Discovering e-Commerce in China

A total transaction value of 4.56 trillion CNY. The Chinese e-commerce sector is booming, and it will continue growing quickly in the coming years. The growth is largely driven by young consumers from the growing middle class in first and second-tier cities. Large e-commerce providers, for instance Alibaba (Taobao) or Jindong (JD.com), are continuously exploring new opportunities and expanding their reach. Are you thinking about entering or exploring the Chinese e-commerce market? These are your opportunities and challenges.

China is in many aspects ahead in the field of e-commerce. Whether it is e-payments, fast deliveries or customer service; Chinese e-commerce giants like Alibaba and Jindong have a global impact. Also, the marketing strategy of Chinese e-commerce players proves to be innovative. A good example of this is the ‘invention’ of shopping days, such as ‘Singles Day’. The eleventh of November (11-11) has become one of the biggest retail events in China with a record one-day turnover in 2017. The potential reach through Chinese e-commerce channels is unparalleled.

National e-commerce sector

It’s important to realize that there are two main categories of e-commerce to be defined in China: regular national e-commerce and cross-border e-commerce. Regular e-commerce is based on companies within China, doing business from local warehouses or stores. The basic concept is very similar to Dutch e-commerce: companies sell goods to consumers more directly, using online channels to replace or enhance their physical stores. However, there are several factors which make the Chinese e-commerce sector so special.

  • Market size: Though obvious, it is important to realize that the reach of e-commerce in China. Especially the younger generation with higher education levels has discovered e-commerce. For instance, last year on Singles Day alone customers spent over 25 billion dollars on Taobao within 24 hours.
  • Low entry threshold: It is very easy in China to start a local e-commerce shop. For instance, even local farmers open Wechat shops to sell their organic vegetables throughout the area.
  • Technology: Chinese e-commerce platforms are continuously investing in new technology. Artificial intelligence to optimize sales, virtual reality showrooms and drone deliveries: it’s closer than you think.

Cross-border e-commerce

However, for international businesses cross-border e-commerce is even more interesting. This allows companies to serve the Chinese market directly, without actually being present in China. It’s clear that both companies and shoppers are discovering the opportunities in this field: the cross-border e-commerce value is growing quickly, expecting to reach a total of 292 million consumers by 2020.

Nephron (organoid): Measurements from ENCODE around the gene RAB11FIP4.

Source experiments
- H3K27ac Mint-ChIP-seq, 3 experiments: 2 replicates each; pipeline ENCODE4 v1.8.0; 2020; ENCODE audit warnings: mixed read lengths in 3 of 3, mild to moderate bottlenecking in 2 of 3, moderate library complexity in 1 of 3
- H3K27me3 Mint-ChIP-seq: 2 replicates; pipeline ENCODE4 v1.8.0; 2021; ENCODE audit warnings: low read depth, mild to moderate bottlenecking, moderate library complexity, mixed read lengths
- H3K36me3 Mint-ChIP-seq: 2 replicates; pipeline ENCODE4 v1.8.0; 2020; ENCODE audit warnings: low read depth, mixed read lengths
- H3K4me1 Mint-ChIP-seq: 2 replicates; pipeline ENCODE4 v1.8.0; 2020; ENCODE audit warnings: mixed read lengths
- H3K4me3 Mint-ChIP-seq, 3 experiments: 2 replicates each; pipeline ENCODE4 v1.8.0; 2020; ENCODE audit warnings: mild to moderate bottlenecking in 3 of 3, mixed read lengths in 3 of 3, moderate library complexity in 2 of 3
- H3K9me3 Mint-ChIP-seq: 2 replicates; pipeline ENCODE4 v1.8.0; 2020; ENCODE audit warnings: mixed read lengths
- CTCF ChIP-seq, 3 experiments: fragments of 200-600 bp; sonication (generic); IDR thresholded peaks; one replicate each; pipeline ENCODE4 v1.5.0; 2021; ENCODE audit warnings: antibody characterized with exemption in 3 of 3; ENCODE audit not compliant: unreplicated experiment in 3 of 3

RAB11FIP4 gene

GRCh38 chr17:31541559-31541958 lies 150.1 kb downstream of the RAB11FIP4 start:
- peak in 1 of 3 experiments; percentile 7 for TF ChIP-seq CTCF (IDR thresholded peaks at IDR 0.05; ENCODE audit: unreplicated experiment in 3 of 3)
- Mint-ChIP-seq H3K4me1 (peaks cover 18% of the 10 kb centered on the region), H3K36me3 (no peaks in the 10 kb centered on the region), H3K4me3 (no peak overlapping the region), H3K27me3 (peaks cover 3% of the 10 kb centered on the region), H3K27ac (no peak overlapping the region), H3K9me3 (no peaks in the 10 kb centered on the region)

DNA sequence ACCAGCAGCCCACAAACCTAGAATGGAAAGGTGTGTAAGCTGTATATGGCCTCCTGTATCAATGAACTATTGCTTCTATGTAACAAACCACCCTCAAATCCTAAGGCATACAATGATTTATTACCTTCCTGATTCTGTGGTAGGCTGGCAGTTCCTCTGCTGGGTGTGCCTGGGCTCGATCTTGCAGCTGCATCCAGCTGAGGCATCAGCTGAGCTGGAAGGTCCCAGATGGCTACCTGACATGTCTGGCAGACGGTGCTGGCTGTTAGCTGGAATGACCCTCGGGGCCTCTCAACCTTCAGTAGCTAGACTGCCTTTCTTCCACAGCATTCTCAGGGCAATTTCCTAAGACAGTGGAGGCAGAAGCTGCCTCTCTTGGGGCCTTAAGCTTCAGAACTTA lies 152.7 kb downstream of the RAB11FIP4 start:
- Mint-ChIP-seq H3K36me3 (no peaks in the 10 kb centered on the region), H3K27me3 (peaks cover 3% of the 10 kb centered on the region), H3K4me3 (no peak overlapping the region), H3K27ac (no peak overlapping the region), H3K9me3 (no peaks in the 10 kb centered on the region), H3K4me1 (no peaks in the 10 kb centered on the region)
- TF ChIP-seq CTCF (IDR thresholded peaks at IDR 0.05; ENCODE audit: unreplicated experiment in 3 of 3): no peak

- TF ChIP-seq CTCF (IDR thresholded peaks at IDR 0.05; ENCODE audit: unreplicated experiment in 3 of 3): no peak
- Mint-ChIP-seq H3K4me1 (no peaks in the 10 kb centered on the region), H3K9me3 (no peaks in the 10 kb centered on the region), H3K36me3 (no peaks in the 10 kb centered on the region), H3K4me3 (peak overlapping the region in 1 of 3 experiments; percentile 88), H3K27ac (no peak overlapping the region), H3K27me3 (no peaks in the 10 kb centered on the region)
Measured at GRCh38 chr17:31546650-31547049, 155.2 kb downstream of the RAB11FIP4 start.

• Market entry: While actual presence in China often requires joint ventures or partnerships with local companies, cross-border e-commerce allows foreign companies to sell directly to Chinese consumers.
  • Trustworthiness: Chinese consumers are hesitant to buy products on foreign websites. Selling goods through online Chinese websites such as Taobao or JD.com takes away this hesitance.

e-Commerce challenges

Of course, even though there are many opportunities non-Chinese companies should not take venturing into the Chinese world of e-commerce lightly.

  • Costs: Alibaba’s ‘Tmall Global’ and Jindongs ‘JD Worldwide’ allow for foreign businesses to directly sell to Chinese consumers. However, this does require a significant investment. From deposits to mandatory trading partner fees, businesses should consider the actual amount of costs involved in starting their Chinese e-commerce business.
  • Supply Chain Management: For Chinese consumers, the expectations regarding delivery times are high. A ‘same day delivery’ option is old news, ‘delivery within the hour’ is more like it. This requires very efficient operations, and puts a heavy strain on companies’ supply chain. And let’s not forget import licenses and product registrations.
  • Taxes & Legal: In the past, Chinese legislation offered a loophole for ‘personal packages’ which allowed foreign companies to ship packages to China without paying taxes. Recent legislation has introduced many new taxes and closed the loopholes, which makes foreign products more expensive. Also, popular items such as food imports are now to be subjected to health inspections. Regulations are updated continuously and should be monitored closely.  

More information on e-commerce in China

Are you thinking of entering the Chinese e-commerce market? In the Guidebook China Cross-Border E-Commerce you can read more detailed information on this topic. Of course, you can also contact the local economic network representation for advice.